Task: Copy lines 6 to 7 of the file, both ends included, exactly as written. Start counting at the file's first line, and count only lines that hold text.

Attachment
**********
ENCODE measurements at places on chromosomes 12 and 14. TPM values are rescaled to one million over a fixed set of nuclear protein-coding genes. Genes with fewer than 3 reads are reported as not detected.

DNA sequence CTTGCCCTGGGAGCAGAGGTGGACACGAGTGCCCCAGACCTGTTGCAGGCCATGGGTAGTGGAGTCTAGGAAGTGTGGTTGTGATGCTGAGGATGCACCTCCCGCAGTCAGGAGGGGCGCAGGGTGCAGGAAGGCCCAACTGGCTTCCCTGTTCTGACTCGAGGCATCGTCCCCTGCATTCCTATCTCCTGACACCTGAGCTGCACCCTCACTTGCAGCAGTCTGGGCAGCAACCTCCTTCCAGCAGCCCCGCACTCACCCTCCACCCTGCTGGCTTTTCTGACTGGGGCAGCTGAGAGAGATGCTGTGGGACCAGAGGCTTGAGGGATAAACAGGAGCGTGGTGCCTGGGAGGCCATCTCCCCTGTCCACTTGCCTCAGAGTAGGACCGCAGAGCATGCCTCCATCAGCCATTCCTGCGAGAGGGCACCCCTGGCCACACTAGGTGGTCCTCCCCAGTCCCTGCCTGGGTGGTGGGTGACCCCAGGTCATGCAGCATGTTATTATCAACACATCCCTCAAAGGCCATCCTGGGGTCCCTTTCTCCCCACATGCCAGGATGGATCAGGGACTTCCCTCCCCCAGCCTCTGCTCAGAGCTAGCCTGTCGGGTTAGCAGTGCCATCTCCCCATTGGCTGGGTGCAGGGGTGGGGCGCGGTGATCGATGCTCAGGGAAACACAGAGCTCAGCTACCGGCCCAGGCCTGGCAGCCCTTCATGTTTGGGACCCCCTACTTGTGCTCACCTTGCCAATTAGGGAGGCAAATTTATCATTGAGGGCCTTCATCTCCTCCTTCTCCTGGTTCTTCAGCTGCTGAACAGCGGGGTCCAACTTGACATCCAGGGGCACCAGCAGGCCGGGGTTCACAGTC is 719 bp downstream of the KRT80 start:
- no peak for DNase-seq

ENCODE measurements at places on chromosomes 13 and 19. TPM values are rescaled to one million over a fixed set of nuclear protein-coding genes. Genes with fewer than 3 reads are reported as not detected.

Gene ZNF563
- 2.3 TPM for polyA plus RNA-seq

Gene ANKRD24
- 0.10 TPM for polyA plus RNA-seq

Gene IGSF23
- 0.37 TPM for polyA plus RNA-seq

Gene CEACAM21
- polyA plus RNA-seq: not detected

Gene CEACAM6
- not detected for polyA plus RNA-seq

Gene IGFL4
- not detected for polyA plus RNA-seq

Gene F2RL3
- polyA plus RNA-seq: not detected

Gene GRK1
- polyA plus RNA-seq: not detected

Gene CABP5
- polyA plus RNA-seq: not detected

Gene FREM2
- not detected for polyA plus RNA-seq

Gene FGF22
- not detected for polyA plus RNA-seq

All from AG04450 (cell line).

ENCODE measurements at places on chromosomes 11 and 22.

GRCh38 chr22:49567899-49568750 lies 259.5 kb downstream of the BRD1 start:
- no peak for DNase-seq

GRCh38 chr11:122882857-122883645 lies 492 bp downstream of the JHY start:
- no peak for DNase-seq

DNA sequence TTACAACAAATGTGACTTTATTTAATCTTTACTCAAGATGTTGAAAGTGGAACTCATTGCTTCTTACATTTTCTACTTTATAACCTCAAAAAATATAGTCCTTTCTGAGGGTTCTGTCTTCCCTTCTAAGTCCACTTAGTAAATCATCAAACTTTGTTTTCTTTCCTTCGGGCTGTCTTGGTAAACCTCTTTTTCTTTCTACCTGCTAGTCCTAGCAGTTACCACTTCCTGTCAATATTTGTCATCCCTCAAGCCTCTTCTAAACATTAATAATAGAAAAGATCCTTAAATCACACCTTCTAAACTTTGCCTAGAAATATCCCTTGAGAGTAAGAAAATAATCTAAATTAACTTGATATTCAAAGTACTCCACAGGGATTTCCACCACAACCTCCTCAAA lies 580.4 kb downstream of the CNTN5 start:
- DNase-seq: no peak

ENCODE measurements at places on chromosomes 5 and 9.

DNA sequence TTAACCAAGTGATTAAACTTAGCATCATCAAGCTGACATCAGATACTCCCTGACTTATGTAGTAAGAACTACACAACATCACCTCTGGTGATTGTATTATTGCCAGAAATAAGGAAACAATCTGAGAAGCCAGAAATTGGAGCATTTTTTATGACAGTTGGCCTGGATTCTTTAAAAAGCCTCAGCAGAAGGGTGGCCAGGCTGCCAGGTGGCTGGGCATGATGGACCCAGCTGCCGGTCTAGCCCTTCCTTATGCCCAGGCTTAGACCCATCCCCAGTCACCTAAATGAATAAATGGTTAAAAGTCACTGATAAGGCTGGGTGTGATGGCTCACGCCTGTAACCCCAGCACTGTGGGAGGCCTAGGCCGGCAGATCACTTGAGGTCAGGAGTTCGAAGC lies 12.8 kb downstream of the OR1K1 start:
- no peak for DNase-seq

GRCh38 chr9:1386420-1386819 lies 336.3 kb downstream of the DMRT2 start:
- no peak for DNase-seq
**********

- 2.3 TPM for polyA plus RNA-seq

Gene ANKRD24